In lieu of flowers, memorials can be made to Wounded Warriors.

DeJong-Greaves Celebration of Life Centers is in charge of arrangements, and tributes and condolences may be entered at www.dejongsfuneralhome.com

 

 
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Posted by on January 10, 2014 in Uncategorized

 

Stan Fox was a nice guy who got some bad breaks

Stan Fox Sep 1996Roberts&Stan Fox Sep1996Note: This piece was written for a track history section on the Davenport (Iowa) Speedway website.

Stan Fox (born in 1952 in Janesville, Wisconsin – died in 2000 near Waiouru, New Zealand) was a United States open wheel race car driver. And, as Wikipedia puts it, Fox was one of the last links between the midget car racing world and the Indianapolis 500.

Although Fox never competed at Davenport Speedway, he spent some time at the track. Fox was a guest of the racing history group, Midwest Oldtimers, for the Midwest Oldtime Days racing weekend in September 1996.

In the photos above from the Phil Roberts collection, Fox is shown that weekend sitting in an antique midget car owned by Davenport’s Ron “Auto Ron” Williams and also standing with Roberts, who handled publicity and did some announcing for Midwest Oldtimers.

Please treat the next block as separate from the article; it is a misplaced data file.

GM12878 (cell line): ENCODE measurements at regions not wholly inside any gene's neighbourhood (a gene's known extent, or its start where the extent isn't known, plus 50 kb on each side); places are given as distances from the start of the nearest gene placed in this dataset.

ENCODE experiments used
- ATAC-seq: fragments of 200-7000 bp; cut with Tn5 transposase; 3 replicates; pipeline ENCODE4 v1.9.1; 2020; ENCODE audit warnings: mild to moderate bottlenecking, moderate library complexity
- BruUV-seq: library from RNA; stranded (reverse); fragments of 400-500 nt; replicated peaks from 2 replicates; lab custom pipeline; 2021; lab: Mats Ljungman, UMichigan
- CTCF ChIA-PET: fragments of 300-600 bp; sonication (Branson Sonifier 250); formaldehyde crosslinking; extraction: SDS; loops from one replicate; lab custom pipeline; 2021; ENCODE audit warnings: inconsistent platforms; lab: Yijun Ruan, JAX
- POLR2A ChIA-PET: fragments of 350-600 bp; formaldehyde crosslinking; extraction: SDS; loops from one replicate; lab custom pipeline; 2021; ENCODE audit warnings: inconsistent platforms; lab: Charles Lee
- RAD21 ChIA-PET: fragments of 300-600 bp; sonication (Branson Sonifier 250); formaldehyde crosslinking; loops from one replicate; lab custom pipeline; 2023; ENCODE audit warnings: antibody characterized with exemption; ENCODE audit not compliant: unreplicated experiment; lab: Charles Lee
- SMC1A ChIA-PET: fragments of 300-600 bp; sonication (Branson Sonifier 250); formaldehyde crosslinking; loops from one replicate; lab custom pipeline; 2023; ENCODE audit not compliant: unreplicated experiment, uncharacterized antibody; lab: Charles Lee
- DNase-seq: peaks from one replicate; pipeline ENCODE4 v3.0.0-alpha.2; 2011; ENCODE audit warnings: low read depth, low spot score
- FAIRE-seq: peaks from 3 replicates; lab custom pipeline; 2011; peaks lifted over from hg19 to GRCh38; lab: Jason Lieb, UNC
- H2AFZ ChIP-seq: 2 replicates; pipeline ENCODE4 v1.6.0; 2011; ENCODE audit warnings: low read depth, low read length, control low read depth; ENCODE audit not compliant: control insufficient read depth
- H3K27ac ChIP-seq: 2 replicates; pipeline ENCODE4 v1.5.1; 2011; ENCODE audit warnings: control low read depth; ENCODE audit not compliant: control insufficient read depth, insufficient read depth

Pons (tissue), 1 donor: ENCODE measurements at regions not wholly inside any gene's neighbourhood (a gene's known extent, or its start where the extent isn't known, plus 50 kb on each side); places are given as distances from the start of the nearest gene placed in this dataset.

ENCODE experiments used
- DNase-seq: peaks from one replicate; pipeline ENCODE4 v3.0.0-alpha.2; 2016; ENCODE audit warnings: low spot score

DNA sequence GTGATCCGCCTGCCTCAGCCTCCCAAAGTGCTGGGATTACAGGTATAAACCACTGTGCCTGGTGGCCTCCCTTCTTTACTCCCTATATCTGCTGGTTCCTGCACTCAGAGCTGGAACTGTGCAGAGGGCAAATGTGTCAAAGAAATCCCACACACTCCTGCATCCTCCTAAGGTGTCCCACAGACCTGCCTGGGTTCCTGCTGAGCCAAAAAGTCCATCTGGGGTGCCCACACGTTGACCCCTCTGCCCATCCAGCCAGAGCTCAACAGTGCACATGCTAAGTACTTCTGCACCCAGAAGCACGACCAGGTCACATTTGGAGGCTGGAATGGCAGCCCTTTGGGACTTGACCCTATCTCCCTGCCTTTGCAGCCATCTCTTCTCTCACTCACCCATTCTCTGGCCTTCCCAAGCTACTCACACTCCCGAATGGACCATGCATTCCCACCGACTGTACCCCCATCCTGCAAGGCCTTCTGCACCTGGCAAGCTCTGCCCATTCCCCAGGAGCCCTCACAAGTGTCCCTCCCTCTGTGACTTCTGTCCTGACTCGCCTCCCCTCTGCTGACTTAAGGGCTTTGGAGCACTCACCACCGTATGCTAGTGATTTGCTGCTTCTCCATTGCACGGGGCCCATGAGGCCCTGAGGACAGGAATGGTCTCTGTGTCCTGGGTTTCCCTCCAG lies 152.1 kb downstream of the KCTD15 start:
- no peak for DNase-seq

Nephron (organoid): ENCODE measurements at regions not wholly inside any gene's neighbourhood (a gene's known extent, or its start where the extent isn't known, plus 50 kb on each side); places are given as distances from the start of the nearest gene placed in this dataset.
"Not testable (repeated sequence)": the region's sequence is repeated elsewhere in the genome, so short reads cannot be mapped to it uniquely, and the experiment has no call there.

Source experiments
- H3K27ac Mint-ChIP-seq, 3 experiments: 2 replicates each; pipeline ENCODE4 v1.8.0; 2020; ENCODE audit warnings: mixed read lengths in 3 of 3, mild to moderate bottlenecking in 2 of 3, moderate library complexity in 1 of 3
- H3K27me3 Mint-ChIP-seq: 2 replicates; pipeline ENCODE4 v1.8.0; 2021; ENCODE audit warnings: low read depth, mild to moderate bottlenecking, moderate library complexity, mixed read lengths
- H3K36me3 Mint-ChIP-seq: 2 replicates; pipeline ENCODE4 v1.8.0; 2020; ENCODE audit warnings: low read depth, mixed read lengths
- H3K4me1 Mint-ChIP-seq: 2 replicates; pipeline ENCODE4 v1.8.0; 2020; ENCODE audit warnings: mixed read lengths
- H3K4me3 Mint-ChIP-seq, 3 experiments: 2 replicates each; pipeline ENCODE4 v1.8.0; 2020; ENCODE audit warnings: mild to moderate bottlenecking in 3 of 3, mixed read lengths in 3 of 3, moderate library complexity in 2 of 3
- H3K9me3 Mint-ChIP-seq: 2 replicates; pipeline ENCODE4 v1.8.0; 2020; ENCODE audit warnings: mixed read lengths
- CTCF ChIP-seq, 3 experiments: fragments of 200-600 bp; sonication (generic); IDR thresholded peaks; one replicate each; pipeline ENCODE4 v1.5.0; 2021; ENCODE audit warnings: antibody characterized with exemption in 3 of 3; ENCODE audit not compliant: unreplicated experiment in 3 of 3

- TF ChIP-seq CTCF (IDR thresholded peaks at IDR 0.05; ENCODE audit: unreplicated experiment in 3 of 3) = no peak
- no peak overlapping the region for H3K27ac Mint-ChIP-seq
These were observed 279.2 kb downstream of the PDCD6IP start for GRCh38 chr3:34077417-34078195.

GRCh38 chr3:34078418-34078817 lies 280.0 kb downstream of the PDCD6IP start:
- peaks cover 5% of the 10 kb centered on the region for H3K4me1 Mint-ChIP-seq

Fox began his career as a midget car racer. Fox also competed in the Indianapolis 500 eight times between 1987 and 1995, driving for A.J. Foyt and Ron Hemelgarn. He was also a motorcycle racing enthusiast.

While driving for Hemelgarn, Fox was seriously injured during the 1995 Indianapolis 500 in one of the most horrifying accidents in the history of the race. After starting ninth, Fox went low into the first turn on the first lap of the race and spun.

His car connected with the car of Eddie Cheever Jr., and several other cars also were involved in the wreck. The entire front nose cone was ripped from Fox’s car, leaving the pilot’s legs exposed. Fox suffered serious head injuries.

The accident ended Fox’s racing career but he continued to stay involved with the sport. He started the non-profit organization Friends of the Fox, which supported people with head injuries and brought them to the track each May to meet the drivers and get VIP treatment.

Fox never gave up his dream of driving a race car again, but he was not destined to achieve it, either.

In December of 2000, on the Desert Road some 200 miles south of Auckland, New Zealand, Fox’s van collided head on with a car, and he was killed. He was 48 years old.

Copyright 2014 by Phil Roberts, Creative Enterprises.

 
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Posted by on January 6, 2014 in Uncategorized